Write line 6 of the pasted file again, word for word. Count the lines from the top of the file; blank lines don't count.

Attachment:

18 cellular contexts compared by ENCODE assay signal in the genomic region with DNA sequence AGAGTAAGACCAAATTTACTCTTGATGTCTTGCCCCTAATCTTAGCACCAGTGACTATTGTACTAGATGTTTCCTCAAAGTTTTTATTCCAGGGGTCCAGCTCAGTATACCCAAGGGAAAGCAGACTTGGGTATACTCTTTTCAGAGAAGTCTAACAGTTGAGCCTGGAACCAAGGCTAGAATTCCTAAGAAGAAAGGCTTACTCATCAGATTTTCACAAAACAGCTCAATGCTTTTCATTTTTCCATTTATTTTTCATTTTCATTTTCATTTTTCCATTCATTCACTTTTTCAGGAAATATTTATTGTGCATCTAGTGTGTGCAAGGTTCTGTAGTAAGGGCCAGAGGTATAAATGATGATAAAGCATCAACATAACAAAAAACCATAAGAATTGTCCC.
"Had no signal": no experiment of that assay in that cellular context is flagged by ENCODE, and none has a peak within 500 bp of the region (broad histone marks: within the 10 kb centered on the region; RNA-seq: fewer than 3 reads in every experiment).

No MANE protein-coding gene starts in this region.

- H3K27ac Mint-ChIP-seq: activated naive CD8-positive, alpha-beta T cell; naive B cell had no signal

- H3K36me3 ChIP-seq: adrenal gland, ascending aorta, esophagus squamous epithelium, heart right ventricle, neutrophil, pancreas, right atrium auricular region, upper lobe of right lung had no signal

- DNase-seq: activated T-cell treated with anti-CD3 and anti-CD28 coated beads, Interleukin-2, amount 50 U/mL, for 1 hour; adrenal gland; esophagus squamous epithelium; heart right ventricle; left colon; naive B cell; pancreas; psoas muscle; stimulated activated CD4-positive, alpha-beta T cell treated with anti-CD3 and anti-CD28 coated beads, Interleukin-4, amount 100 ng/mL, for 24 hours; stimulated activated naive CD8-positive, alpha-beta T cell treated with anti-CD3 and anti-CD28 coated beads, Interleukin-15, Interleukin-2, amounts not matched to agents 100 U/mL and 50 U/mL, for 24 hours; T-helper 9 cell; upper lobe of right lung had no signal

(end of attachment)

- DNase-seq: activated T-cell treated with anti-CD3 and anti-CD28 coated beads, Interleukin-2, amount 50 U/mL, for 1 hour; adrenal gland; esophagus squamous epithelium; heart right ventricle; left colon; naive B cell; pancreas; psoas muscle; stimulated activated CD4-positive, alpha-beta T cell treated with anti-CD3 and anti-CD28 coated beads, Interleukin-4, amount 100 ng/mL, for 24 hours; stimulated activated naive CD8-positive, alpha-beta T cell treated with anti-CD3 and anti-CD28 coated beads, Interleukin-15, Interleukin-2, amounts not matched to agents 100 U/mL and 50 U/mL, for 24 hours; T-helper 9 cell; upper lobe of right lung had no signal